November 7, 2014

WW2 veteran tells Florida teachers about the Dachau gas chamber

Filed under: Dachau, Germany, Holocaust, World War II — Tags: , , — furtherglory @ 12:22 pm
SS 2nd Lt. Heinrich Wicker surrenders Dachau camp to Brig. Gen. Henning Linden

SS 2nd Lt. Heinrich Wicker surrenders Dachau camp to Brig. Gen. Henning Linden

A news story that you can read in full here, tells about a recent talk given to teachers in Floria. George Aigen told the teachers about his visit to the Dachau camp after it was liberated.  The date of his Dachau visit, and the Army outfit in which he was a member are not mentioned.

This quote is from the news article:
Since 1994, the Florida Legislature has required K-12 schools in the state to include Holocaust studies in the curriculum. Florida is one of only six states in the U.S. that requires the teaching of the Holocaust. Of all the mandates forced onto teachers by federal, state and local education officials, the Holocaust mandate remains one of the more enlightened.


In addition to teaching resources, every year HERC puts together a program for the workshop that is second to none. Over the years they have brought in academic experts, Holocaust survivors and others offering a unique perspective. This year’s special guest was WWII veteran George Aigen.

While Corporal Aigen now lives in Valdosta, Ga., he was born and raised in Brooklyn, N.Y. It was as a teenager in Brooklyn that Aigen was drafted into the U.S. Army and shipped overseas to fight in the European theater. He was decorated for the unusually high number of battles in which his unit found themselves, but his most vivid and haunting memories are of the day that his unit walked into the Dachau concentration camp.
Aigen was moved to tears as he recounted the horrific scenes that he confronted that day. A picture of hundreds of victims —Jews and others — crammed into bunk houses. The memories of entering the shower facility, only to learn that it was a chamber of death for the thousands that entered before that day. Aigen recalled discovering the furnaces that were designed to rid the camp of the thousands of victims who died there, and the facility where the ashes were kept.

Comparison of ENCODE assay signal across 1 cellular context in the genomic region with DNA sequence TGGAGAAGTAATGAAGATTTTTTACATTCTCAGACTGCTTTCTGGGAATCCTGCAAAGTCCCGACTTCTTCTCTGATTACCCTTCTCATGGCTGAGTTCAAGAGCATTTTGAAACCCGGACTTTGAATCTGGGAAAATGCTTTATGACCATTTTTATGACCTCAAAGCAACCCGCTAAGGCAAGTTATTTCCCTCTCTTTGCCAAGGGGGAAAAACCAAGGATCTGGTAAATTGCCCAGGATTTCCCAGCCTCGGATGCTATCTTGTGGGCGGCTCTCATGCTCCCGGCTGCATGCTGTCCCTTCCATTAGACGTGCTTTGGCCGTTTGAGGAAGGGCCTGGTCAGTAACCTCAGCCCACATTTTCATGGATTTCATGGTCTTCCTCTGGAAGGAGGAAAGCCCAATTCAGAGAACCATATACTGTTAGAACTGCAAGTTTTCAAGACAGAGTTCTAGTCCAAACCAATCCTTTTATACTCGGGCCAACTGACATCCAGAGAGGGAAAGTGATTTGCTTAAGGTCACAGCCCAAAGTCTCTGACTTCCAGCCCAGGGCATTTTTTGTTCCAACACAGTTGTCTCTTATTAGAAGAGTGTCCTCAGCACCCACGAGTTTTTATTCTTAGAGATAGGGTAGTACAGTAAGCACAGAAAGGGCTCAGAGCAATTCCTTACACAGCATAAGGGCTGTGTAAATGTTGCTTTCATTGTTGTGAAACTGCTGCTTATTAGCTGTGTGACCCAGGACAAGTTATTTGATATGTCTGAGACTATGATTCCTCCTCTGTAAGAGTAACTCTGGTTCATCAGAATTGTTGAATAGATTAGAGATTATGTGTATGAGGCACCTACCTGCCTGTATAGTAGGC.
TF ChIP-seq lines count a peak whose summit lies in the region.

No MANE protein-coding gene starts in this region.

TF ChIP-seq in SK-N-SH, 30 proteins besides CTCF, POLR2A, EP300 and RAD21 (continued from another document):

Since first telling his story in public a few years ago, Aigen has given hundreds of talks. He has made it his latest mission to bring his experience with the Holocaust to as many as possible, especially students.

Does anyone ever confront Aigen and ask for proof that there was a gas chamber at Dachau?  It is interesting that this news story does not give the date that Aigen saw Dachau.  Was it before or after the American liberators of Dachau had finished constructing the so-called gas chamber?

You can read about the Dachau gas chamber on my website at

I have blogged about the Dachau gas chamber many times, including this blog post:


November 5, 2014

How many Jews were slaughtered in the Dachau death camp?

Filed under: Dachau, Germany, Holocaust — Tags: , , , — furtherglory @ 9:26 am
Dead bodies of prisoners who died of typhus at Dachau after the camp was liberated

Dead bodies of prisoners who died of typhus at Dachau after the camp was liberated (click on photo to enlarge)

I checked the news this morning in an attempt to find out if the Dachau “Arbeit Macht Frei” gate has been recovered yet.  No word on the gate, but I did find a news story which is headlined “Merkel urges action on Dachau gate theft”.

This quote is from the news article, in which Angela Merkel is quoted:

During World War II [Dachau] became a death camp where more than 41,000 Jews were slaughtered before US troops liberated it on April 29, 1945.

The news article does not say how many non-Jews were killed at Dachau, nor how many Jews were killed by some other means besides being slaughtered.  If you don’t know the meaning of the word “slaughtered” check this out: